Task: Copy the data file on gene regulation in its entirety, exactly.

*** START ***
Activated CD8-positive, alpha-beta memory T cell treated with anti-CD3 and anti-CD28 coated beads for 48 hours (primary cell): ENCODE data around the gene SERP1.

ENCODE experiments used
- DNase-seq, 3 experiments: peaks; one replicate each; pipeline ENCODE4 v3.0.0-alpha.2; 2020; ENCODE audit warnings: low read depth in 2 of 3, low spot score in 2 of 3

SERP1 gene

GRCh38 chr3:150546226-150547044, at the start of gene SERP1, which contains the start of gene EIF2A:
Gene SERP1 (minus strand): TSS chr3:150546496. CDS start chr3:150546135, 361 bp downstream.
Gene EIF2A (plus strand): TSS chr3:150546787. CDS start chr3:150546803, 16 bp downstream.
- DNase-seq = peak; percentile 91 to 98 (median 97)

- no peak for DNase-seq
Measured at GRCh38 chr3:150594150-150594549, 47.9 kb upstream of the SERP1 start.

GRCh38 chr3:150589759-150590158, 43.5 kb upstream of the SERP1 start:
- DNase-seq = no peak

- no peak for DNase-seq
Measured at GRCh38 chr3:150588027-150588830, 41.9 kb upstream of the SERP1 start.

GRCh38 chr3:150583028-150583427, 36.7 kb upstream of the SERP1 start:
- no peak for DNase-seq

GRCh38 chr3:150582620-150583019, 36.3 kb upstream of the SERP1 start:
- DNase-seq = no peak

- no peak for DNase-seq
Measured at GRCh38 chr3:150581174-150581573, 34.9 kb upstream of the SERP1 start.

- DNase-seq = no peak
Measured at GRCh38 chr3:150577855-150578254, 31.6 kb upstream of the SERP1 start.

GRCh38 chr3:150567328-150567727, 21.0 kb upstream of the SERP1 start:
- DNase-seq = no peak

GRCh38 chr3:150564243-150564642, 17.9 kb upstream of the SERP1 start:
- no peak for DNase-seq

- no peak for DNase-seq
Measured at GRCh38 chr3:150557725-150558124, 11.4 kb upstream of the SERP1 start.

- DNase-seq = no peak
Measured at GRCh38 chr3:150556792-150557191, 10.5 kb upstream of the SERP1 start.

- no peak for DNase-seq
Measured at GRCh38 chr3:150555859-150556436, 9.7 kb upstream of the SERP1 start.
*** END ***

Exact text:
Activated CD8-positive, alpha-beta memory T cell treated with anti-CD3 and anti-CD28 coated beads for 48 hours (primary cell): ENCODE data around the gene SERP1.

ENCODE experiments used
- DNase-seq, 3 experiments: peaks; one replicate each; pipeline ENCODE4 v3.0.0-alpha.2; 2020; ENCODE audit warnings: low read depth in 2 of 3, low spot score in 2 of 3

SERP1 gene

GRCh38 chr3:150546226-150547044, at the start of gene SERP1, which contains the start of gene EIF2A:
Gene SERP1 (minus strand): TSS chr3:150546496. CDS start chr3:150546135, 361 bp downstream.
Gene EIF2A (plus strand): TSS chr3:150546787. CDS start chr3:150546803, 16 bp downstream.
- DNase-seq = peak; percentile 91 to 98 (median 97)

- no peak for DNase-seq
Measured at GRCh38 chr3:150594150-150594549, 47.9 kb upstream of the SERP1 start.

GRCh38 chr3:150589759-150590158, 43.5 kb upstream of the SERP1 start:
- DNase-seq = no peak

- no peak for DNase-seq
Measured at GRCh38 chr3:150588027-150588830, 41.9 kb upstream of the SERP1 start.

GRCh38 chr3:150583028-150583427, 36.7 kb upstream of the SERP1 start:
- no peak for DNase-seq

GRCh38 chr3:150582620-150583019, 36.3 kb upstream of the SERP1 start:
- DNase-seq = no peak

- no peak for DNase-seq
Measured at GRCh38 chr3:150581174-150581573, 34.9 kb upstream of the SERP1 start.

- DNase-seq = no peak
Measured at GRCh38 chr3:150577855-150578254, 31.6 kb upstream of the SERP1 start.

GRCh38 chr3:150567328-150567727, 21.0 kb upstream of the SERP1 start:
- DNase-seq = no peak

GRCh38 chr3:150564243-150564642, 17.9 kb upstream of the SERP1 start:
- no peak for DNase-seq

- no peak for DNase-seq
Measured at GRCh38 chr3:150557725-150558124, 11.4 kb upstream of the SERP1 start.

- DNase-seq = no peak
Measured at GRCh38 chr3:150556792-150557191, 10.5 kb upstream of the SERP1 start.

- no peak for DNase-seq
Measured at GRCh38 chr3:150555859-150556436, 9.7 kb upstream of the SERP1 start.